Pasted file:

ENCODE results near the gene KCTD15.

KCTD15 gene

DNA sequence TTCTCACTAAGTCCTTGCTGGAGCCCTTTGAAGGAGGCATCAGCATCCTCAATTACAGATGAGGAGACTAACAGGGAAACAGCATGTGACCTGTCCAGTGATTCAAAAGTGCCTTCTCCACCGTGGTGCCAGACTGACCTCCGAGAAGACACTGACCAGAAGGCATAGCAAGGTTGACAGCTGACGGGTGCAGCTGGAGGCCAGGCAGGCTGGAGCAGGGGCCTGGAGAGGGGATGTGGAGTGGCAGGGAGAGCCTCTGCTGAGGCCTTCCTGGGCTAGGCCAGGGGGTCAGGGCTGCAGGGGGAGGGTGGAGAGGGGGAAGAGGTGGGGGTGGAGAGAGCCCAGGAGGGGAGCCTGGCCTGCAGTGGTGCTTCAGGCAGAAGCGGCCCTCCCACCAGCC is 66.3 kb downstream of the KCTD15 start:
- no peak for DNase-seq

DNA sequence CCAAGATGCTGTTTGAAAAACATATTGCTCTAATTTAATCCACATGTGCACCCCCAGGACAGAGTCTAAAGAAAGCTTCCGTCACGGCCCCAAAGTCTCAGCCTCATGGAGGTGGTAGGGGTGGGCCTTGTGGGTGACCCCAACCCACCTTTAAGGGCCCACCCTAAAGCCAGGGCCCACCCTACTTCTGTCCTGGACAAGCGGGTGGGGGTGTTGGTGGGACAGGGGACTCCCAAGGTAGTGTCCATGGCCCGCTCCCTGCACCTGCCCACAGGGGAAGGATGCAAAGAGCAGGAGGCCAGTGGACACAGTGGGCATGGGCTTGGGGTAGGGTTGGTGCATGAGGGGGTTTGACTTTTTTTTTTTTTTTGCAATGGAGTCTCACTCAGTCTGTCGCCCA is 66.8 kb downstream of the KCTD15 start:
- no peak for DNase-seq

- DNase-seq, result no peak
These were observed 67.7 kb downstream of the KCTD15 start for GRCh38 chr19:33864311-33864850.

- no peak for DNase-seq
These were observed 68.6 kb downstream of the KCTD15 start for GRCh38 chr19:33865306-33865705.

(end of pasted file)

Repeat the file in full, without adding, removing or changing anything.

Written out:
ENCODE results near the gene KCTD15.

KCTD15 gene

DNA sequence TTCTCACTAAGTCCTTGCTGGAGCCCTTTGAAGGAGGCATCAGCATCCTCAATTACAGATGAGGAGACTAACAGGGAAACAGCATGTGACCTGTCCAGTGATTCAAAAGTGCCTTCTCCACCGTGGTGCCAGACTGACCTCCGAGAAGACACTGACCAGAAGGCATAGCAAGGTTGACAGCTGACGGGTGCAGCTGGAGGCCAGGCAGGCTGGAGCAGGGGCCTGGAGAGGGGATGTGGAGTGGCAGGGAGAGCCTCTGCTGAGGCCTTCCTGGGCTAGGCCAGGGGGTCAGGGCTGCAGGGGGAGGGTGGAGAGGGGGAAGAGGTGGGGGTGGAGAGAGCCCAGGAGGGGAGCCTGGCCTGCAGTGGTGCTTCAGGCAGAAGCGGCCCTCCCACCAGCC is 66.3 kb downstream of the KCTD15 start:
- no peak for DNase-seq

DNA sequence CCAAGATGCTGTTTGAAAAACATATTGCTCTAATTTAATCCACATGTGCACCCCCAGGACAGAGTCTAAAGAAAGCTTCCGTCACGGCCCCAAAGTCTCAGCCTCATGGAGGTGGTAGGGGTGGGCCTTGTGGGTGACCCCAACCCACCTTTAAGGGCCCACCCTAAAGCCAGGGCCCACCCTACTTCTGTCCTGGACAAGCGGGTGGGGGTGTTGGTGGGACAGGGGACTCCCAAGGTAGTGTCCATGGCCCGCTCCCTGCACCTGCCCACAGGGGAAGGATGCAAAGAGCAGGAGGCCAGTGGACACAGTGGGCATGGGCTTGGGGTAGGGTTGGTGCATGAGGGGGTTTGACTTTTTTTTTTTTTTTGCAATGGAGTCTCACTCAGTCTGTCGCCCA is 66.8 kb downstream of the KCTD15 start:
- no peak for DNase-seq

- DNase-seq, result no peak
These were observed 67.7 kb downstream of the KCTD15 start for GRCh38 chr19:33864311-33864850.

- no peak for DNase-seq
These were observed 68.6 kb downstream of the KCTD15 start for GRCh38 chr19:33865306-33865705.